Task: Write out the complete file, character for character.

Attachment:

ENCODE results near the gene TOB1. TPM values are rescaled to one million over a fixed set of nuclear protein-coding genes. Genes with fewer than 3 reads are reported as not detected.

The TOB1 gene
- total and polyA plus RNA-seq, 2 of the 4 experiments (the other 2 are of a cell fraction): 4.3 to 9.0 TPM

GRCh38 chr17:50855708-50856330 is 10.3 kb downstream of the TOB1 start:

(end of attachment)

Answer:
ENCODE results near the gene TOB1. TPM values are rescaled to one million over a fixed set of nuclear protein-coding genes. Genes with fewer than 3 reads are reported as not detected.

The TOB1 gene
- total and polyA plus RNA-seq, 2 of the 4 experiments (the other 2 are of a cell fraction): 4.3 to 9.0 TPM

GRCh38 chr17:50855708-50856330 is 10.3 kb downstream of the TOB1 start: